Sounds like a bad horror flick! This notion of the “flash cube building” has come up enough times in my recent conversations with clients that it caused me to make a mental note. Although popular with commercial architecture designers in the mid-70s through mid-80s, the monolithic, mirrored glass box that resembles a flash cube is now outdated. It is outdated for two reasons: 1) too much of one thing cannot sustain interest, and 2) the glass of that era performed too poorly to be used correctly. Fast forward to 2014…commercial design fads have come and gone at an accelerated rate and in our fully digital age, the flash cube seems like some sort of exotic artifact.
So, is glass an evil building material? Absolutely not. With recent re-emphasis on natural day-lighting as a component of sustainable design, more and more glass is making its way back into commercial buildings. What’s fascinating to me is glass in itself is an amazingly gorgeous and durable material, but without proper attention in building design, it can cause major human comfort problems like excessive glare, UV damage, solar heat gain and convective heat loss. As a designer, the challenge for me is that my client decision makers still harbor sour feelings about the flash cubes. Hallelujah for modern glass products! With proven advances in low-e coatings, tinting, silk screened patterns and multiple insulated panes, our modern commercial office buildings take full advantage of glass in ways only limited by the imagination. Glass can be both cutting edge and timeless, but beware the return of the flash cubes!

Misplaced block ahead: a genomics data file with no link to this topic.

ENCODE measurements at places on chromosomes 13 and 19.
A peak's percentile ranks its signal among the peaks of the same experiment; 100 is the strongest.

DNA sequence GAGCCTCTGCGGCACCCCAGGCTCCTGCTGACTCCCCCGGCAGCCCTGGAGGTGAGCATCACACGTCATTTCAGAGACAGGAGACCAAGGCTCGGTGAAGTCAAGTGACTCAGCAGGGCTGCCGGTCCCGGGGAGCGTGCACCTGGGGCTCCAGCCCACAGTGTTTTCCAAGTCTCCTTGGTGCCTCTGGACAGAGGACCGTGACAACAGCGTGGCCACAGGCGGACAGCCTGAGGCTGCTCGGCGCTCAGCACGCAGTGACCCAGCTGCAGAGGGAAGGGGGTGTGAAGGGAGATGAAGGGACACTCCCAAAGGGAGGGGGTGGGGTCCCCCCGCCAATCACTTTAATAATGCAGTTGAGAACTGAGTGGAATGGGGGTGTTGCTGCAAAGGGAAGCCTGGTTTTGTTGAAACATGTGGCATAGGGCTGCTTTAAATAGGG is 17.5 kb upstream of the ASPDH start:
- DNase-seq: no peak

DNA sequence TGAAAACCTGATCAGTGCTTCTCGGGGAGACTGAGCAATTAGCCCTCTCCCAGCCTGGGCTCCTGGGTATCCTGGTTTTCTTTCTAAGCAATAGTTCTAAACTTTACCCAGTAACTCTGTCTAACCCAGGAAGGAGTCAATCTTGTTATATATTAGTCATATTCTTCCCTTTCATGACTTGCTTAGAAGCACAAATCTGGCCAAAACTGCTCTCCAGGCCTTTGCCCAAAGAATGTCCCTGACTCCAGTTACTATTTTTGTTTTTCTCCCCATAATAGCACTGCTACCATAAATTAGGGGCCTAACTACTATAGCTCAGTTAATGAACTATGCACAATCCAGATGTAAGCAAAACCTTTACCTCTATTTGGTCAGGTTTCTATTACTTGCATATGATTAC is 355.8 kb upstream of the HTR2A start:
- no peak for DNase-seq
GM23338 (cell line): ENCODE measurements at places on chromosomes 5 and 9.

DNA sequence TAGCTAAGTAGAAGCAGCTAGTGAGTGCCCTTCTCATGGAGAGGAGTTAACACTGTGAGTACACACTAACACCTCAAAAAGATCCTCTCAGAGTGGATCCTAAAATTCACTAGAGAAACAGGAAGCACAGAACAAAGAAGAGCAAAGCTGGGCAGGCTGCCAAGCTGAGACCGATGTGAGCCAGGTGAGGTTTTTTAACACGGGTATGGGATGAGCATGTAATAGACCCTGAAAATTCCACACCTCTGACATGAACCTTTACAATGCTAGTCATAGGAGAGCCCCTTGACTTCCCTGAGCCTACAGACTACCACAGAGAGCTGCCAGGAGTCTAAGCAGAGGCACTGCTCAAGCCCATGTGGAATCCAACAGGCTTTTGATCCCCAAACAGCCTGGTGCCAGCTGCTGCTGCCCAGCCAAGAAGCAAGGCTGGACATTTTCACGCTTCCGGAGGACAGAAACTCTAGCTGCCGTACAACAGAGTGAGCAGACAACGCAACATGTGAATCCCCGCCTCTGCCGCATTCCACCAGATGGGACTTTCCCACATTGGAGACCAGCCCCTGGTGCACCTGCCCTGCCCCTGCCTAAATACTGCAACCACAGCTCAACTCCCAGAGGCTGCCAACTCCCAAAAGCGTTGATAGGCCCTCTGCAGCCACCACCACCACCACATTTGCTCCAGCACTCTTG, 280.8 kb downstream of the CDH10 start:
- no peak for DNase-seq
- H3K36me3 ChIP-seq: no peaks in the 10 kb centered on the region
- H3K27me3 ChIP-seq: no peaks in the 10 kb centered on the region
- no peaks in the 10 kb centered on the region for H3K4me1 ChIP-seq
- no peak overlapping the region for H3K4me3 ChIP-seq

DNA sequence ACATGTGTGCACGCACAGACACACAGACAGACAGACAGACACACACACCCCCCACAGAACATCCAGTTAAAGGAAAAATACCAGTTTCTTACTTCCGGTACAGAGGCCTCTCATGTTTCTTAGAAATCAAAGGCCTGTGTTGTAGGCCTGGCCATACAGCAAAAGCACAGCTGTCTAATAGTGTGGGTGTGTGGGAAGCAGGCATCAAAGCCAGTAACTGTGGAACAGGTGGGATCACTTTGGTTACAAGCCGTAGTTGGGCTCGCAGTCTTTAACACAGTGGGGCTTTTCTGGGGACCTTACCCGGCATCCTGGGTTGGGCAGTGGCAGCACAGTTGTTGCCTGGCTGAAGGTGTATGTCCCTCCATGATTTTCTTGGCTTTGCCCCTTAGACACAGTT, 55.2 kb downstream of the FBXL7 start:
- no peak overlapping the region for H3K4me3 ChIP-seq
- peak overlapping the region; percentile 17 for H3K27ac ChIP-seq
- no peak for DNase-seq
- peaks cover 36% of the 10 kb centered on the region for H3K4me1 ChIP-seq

Click here to learn more about Schemmer Architect Scott Heaney, AIA.